Statistics and Operations Research

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Content

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Statistics

Modern statistics encounters the new challenges that science and industry bring to its door, where the traditional statistical problems have exploded both in size and complexity. Analyzing complex high-dimensional data requires novel approaches and techniques. Research on Big Data problems combines methodological study of high-dimensional inference, model selection, statistical learning and data mining with development of statistical and computational tools for their practical applications. A special focus is given on applications in statistical genetics and bioinformatics.

 

Selective and simultaneous inference, also known as Multiple Comparisons, is another major research topic at the Department. It is of special current importance because selective inference is inherent in Big Data analysis. The emphasis has been on the “False Discovery Rate” (FDR), a widely used concept that has its origins in the Department. Several research projects are being carried out to extend FDR’s theoretical and practical use in model selection, brain imaging, and genomics problems. More generally, our concern is about the replicability  problem in the Life Sciences that are hindered by selective inference problems, research supported by a large ERC grant. The Department also participates in the European Human Brain Project, where strategies are developed for scientific data mining of medical information that incorporate the above concerns.

 

Much of the current research on design of experiments has been directed toward experiments with non-standard outcomes. This includes binary and Poisson responses and computer experiments, in which a computer simulator replaces the test bench as the venue for exploring a scientific question. Sequential design of binary experiments has been applied to the area of sensitivity tests, which estimate the quantiles of a dose-response probability curve.

 

Operations Research

The research in continuous optimization focuses on the theoretical foundations of optimization, and the design and complexity analysis of algorithms for solving huge scale optimization problems which arise in a variety of diverse scientific areas ranging from communication systems,  signal recovery, finance, imaging sciences and machine learning to mention just a few. It includes convex and non-smooth analysis, first order and proximal methods, convex relaxations, operator splitting techniques, variational methods, robust optimization and stochastic approximations.

 

Research topics in combinatorial optimization include design of approximation algorithms for NP-hard problems, location theory, network flows, sub-modular function optimization, and online algorithms      .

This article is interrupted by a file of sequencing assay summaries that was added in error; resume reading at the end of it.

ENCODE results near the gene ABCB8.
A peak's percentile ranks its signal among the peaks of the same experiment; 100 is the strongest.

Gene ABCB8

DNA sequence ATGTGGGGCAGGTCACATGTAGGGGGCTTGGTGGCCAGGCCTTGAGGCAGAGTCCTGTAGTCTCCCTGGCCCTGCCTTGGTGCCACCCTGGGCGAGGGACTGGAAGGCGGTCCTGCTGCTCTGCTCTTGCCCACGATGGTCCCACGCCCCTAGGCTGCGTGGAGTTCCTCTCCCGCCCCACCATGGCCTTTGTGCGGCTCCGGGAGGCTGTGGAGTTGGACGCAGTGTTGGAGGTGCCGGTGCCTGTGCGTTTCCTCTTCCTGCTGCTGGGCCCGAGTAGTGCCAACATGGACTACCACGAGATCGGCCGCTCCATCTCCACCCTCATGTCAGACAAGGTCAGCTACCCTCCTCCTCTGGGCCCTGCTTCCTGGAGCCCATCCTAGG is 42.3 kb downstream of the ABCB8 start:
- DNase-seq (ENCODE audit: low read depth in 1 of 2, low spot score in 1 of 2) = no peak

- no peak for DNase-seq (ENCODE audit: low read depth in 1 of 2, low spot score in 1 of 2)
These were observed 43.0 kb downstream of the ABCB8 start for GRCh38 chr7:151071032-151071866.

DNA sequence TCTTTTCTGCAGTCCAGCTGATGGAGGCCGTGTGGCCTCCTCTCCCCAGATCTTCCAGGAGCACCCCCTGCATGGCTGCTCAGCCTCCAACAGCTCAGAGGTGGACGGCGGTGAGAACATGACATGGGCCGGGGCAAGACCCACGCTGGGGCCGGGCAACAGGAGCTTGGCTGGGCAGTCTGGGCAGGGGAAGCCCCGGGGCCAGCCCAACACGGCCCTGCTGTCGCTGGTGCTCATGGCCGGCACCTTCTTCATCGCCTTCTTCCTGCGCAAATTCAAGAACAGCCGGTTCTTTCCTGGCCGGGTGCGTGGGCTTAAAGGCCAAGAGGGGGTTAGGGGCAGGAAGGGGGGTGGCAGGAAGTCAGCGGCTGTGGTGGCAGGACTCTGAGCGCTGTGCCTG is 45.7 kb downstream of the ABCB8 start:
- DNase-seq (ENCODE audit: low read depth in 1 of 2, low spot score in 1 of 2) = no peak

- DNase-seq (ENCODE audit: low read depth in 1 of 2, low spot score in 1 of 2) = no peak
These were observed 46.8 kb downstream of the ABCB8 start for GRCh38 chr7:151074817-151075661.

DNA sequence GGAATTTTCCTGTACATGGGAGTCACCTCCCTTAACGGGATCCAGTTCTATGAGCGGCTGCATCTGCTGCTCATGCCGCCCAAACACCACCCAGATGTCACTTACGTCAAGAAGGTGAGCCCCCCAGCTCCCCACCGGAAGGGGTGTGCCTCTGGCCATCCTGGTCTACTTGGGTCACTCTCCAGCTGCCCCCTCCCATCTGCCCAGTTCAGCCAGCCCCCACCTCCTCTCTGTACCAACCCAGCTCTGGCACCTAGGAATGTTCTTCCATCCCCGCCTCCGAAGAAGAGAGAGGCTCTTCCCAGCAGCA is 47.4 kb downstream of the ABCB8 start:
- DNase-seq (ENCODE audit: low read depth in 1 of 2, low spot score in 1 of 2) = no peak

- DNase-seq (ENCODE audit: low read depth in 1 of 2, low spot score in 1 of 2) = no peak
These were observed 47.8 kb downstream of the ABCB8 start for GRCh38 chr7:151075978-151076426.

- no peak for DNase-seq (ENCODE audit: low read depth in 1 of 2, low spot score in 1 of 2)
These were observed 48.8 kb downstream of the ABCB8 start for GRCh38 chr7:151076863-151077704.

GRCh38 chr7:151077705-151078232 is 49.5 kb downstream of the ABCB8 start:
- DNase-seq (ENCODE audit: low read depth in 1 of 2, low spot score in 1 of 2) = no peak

Research in the stochastic part of Operations Research focuses on Queueing Theory, including polling systems, Jackson-type networks, retrial systems and batch-service models. Reliability theory and communication networks are also among the topics studied. Another major area of research is economics of queues, in particular strategic behavior in queueing systems.

 

Game Theory and Mathematical Economics

The research in game theory and mathematical economics that is conducted in the department is quite diversified.

 

The main topics we study are:

1. Non-cooperative games, including dynamic games with various information structures, stochastic games, stopping games (in discrete and continuous time), games with vector-payoffs, dynamic programming, auction theory, mechanism design, solution concepts, and interactive epistemology.

2. Informational and knowledge aspects of decisions under uncertainty.

3. Topics in microeconomics, including general equilibrium implementation and equity.

4. Algorithmic game theory, including combinatorial auctions and complexity issues.

5. Cooperative games, including Nash bargaining problem, matching, bankruptcy problems, and market games.

Biostatistics, Bioinformatics and Statistical Genetics

Statistical and probabilistic methods related to biological and genetics applications are a major focus of the research performed in our department.

 

Among the areas being investigated are:

  • Developing statistical methodologies for analyzing genome-wide association studies (GWAS)
  • Addressing fundamental issues in collection, management and analysis of biological data, including lack of replicability, control of false discovery, and effective management of shared data resources
  • Developing probabilistic models to address important problems in areas like systems biology, population genetics and speciation

 

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